November 5, 2010

Seeking the Face of the Lord

Our Church family includes our immigrant brothers and sisters

Catholic News Service recently published a news article under the headline “Anchor babies—on the way out?”

“In this heated election season, one issue keeping debate simmering has been the suggestion from some members of Congress that the United States do away with birthright citizenship as it is defined under the 14th Amendment to the ­Constitution,” the article reads.

“While the issue comes loaded with sound-bite furor over ‘anchor babies,’ and the theory that denying citizenship to all newborns will somehow reduce the number of people in the country who are without legal status, a new study shows the opposite effect would result from changing the law.”

The 14th Amendment was passed in 1868, primarily to ensure full rights to former slaves. The current efforts to change the amendment targets the amendment’s phrasing that citizenship is granted to anyone born in the country who is “subject to the jurisdiction” of the United States.

Three bills introduced in the House of Represtatives this session would attempt to reinterpret the amendment by an act of Congress to exclude the offspring of people who are here illegally.

“It is argued that the amendment lures people to enter the country illegally to have children here so those ‘anchor babies’ can provide their parents and extended family legal residency and U.S. citizenship,” the article continues.

“The reality is only after a child turns 18 can he petition for his parents to become legal residents, and the applicants must still wait their turn in line and meet all the requirements such as background checks.”

The fact is that we need to fix immigration law as it now exists, but we need to do so with respect for legal and illegal immigrants.

In his first encyclical, “Deus Caritas Est” (“God is Love”), Pope Benedict XVI reminds us that there is an intimate and unbreakable connection between love of God and love of neighbor. Because God has first loved us—completely and unconditionally—we are compelled to love one another. And in loving our neighbor, we meet the person of Christ.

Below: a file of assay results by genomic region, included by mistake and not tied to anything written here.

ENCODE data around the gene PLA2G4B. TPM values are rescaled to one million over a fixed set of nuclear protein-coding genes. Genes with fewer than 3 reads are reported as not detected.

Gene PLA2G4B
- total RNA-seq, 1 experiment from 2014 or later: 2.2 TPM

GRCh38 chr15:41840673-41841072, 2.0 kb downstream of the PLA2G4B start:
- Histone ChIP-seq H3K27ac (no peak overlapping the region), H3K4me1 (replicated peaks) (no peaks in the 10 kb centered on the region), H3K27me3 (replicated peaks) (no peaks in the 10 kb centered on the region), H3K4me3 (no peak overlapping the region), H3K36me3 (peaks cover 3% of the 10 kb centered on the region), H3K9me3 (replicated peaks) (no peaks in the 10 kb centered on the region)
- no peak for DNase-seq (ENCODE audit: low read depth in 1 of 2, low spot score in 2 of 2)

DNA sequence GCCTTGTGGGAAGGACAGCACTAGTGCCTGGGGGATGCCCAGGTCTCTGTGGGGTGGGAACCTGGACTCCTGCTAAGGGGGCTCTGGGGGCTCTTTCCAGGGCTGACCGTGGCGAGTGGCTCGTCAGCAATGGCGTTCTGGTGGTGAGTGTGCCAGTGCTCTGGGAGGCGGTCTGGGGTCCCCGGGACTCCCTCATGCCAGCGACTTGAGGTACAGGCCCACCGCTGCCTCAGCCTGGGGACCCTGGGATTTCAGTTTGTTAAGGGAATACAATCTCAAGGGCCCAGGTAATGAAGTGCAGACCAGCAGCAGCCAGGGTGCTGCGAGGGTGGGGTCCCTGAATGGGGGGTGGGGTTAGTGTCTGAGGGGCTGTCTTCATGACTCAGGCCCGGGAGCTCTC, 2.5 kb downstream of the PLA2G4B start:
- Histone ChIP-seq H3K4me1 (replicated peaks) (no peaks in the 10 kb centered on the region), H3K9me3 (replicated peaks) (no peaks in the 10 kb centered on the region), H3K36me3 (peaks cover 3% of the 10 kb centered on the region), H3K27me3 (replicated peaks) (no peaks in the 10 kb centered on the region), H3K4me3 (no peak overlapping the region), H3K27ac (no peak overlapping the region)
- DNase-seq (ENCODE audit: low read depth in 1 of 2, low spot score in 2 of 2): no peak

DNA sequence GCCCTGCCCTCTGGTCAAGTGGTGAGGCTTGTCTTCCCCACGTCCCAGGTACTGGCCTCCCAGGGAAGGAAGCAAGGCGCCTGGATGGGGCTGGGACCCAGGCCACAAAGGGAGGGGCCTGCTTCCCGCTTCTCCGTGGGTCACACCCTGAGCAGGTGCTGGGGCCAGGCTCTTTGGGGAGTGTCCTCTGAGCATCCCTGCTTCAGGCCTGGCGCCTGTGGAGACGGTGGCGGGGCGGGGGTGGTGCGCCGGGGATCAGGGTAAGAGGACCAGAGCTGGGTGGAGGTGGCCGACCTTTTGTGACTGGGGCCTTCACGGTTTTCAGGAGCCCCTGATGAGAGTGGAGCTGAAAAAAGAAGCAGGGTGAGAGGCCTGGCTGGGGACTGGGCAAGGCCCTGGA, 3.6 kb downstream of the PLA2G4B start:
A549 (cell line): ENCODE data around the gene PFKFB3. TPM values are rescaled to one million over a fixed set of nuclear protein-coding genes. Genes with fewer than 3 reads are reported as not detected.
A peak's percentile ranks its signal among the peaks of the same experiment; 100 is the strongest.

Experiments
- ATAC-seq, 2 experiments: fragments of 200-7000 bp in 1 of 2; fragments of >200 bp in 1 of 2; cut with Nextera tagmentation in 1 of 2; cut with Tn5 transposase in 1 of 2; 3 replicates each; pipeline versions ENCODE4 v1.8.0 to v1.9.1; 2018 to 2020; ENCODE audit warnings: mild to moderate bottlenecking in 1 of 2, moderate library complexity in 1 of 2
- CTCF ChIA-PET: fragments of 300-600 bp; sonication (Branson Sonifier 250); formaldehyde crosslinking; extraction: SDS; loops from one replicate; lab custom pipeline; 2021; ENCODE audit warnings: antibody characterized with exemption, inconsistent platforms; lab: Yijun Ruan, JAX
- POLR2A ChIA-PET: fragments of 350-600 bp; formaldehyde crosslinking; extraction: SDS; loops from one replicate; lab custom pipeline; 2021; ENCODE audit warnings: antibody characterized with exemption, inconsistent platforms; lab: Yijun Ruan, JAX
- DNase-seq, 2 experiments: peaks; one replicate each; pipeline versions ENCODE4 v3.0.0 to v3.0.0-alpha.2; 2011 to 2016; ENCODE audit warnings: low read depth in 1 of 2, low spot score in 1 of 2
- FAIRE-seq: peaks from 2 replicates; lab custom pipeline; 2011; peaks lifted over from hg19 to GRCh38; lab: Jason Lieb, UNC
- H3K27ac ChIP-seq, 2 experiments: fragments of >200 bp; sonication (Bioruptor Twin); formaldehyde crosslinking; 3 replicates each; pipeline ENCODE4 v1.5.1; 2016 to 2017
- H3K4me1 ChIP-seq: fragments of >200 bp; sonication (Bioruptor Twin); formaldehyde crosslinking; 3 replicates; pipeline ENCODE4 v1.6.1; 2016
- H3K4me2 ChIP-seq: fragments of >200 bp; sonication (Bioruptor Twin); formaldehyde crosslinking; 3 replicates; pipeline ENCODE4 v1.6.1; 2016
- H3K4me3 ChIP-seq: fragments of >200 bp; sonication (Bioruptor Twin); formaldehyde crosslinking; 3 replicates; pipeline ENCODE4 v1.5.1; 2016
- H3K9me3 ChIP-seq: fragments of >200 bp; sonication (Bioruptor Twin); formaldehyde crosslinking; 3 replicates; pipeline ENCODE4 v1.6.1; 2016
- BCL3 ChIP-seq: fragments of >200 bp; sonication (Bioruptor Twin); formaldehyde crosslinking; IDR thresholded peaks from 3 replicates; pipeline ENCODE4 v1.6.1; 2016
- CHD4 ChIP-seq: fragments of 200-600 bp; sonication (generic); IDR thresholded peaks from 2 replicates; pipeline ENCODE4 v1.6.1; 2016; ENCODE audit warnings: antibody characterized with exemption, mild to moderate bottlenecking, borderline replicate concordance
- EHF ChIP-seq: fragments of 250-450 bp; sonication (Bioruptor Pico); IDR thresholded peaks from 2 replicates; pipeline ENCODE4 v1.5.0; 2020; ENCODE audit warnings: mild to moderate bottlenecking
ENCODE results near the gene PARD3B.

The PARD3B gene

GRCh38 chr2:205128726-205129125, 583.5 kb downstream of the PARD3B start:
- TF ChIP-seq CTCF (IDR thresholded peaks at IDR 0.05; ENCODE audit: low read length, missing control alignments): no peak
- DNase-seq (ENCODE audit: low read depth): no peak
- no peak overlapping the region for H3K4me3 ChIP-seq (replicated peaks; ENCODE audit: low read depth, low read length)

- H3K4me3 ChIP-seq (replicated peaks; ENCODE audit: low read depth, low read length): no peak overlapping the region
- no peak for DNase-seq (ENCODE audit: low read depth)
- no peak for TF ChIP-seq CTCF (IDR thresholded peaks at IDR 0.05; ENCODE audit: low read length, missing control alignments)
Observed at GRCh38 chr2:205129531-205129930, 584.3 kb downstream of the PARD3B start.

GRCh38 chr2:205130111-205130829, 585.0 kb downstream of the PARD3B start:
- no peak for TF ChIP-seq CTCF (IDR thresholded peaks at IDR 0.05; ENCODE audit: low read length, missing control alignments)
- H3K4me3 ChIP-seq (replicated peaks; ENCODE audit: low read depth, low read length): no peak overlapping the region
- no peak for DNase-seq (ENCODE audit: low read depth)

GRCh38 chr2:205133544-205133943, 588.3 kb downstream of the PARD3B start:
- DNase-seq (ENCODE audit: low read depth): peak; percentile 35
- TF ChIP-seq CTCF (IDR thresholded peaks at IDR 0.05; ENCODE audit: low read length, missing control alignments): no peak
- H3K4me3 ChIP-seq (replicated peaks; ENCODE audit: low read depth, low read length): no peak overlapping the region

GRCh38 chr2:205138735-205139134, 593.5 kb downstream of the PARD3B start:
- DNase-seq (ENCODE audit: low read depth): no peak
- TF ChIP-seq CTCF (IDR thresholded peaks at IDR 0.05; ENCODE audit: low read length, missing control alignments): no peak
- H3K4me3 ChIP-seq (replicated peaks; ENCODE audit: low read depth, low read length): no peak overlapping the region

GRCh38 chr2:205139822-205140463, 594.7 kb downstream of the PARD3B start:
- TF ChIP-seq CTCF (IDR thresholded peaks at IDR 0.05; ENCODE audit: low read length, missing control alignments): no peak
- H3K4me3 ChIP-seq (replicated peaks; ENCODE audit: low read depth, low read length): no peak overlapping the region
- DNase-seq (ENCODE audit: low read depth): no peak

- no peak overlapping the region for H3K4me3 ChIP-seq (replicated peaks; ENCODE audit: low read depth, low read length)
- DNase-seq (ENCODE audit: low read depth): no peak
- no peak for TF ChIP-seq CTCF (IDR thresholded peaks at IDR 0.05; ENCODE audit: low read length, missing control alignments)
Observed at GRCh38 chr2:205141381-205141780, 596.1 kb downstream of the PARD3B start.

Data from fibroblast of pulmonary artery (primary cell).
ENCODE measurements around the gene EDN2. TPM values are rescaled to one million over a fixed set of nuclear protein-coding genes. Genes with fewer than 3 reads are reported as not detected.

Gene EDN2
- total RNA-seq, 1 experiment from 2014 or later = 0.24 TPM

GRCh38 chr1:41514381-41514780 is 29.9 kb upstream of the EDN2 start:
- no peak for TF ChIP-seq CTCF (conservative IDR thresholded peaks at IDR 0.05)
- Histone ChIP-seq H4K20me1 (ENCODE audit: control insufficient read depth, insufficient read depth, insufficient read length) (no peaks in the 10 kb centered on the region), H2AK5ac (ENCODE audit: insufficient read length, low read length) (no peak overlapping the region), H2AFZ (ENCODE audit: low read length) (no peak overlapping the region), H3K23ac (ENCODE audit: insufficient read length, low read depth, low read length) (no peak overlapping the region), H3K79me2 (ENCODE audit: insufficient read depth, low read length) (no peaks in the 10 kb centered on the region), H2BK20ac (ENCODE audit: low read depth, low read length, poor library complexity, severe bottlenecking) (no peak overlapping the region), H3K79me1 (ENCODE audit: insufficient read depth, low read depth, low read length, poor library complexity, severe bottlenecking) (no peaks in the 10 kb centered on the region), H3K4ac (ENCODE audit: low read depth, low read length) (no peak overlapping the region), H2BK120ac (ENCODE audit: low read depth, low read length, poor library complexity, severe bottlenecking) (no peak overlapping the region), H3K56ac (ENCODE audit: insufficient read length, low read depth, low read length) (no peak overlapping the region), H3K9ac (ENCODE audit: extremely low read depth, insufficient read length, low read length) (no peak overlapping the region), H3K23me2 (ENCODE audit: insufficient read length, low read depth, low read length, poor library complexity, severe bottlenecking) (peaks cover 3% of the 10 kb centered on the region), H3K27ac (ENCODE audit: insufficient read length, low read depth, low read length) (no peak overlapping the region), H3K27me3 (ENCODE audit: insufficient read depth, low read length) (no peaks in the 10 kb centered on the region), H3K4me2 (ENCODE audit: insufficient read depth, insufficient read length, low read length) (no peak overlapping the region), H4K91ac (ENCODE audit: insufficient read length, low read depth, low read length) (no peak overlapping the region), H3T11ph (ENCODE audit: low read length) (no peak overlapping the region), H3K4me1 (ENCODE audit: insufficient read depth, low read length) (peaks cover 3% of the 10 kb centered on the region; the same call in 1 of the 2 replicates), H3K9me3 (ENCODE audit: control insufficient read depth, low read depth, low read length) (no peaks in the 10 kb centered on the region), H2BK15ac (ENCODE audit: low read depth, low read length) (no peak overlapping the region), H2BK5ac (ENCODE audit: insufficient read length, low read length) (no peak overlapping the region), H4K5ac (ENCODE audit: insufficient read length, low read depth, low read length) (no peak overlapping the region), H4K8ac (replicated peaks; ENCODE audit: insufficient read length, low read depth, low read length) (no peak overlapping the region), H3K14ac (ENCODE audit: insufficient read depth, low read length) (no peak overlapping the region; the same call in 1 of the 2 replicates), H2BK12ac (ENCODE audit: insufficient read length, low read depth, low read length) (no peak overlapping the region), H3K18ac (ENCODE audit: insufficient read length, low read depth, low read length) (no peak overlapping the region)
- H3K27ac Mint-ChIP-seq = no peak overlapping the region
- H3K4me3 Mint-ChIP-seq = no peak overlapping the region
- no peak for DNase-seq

Who is my neighbor? Not simply someone who is familiar and close at hand. Not simply someone who shares my ethnic, social or racial characteristics.

In the Gospels, we learn that our neighbor is anyone who is in need—including those who are homeless, hungry, sick or in prison. A neighbor might well be a complete stranger whose background, experience or social standing is very different from ours.

The Catholic vision is based on unity in diversity. Looking back on our history, there have been waves of immigrants that shaped the character of our nation and of local Churches.

As a Catholic community, we vigorously support our nation’s right and responsibility to provide secure borders for the protection of our people and to guard against those who would do us harm. At the same time, we reject positions or policies that are

anti-immigrant, nativist, ethnocentric or racist. Such narrow and destructive views are profoundly anti-Catholic and anti-American.

They oppose the principles of human dignity and freedom that are the foundation for our American way of life—a way of life that has historically been extended to all who have come to our shores seeking life, liberty and the pursuit of happiness in a just and prosperous society.

Such divisive and exclusionary attitudes are also profoundly anti-Catholic because they deny the dignity of persons who are made in God’s image. They also contradict the essential unity and catholicity to which we are called as members of the one family of God.

Every member of the Catholic community in Indiana—regardless of his or her place of origin, ethnic or cultural heritage, economic or social position, or legal status—should be welcomed as Christ himself. The new immigrants remind us of our ancestral heritage as children of immigrants and of our baptismal heritage as members of the body of Christ.

On Jan. 22, 1999, in Mexico City, Pope John Paul II stood beneath the image of our Lady of Guadalupe and proclaimed a message of hope to all the peoples and nations of the Americas.

In his apostolic letter, “Ecclesia in America” (“The Church in America”), the late Holy Father spoke of the diverse gifts and talents of our people, the natural beauty and vast resources of our land, and the many distinctive cultures and traditions that have contributed to the way that life is lived in our great metropolitan centers, small towns and rural villages.

As members of one family, Pope John Paul reminded us that we are called to conversion, communion and solidarity as brothers and sisters in Christ.

I realize that this Catholic vision is difficult for some among us to embrace.

Yet, if we want to be consistent in our faith, we need to do so. †

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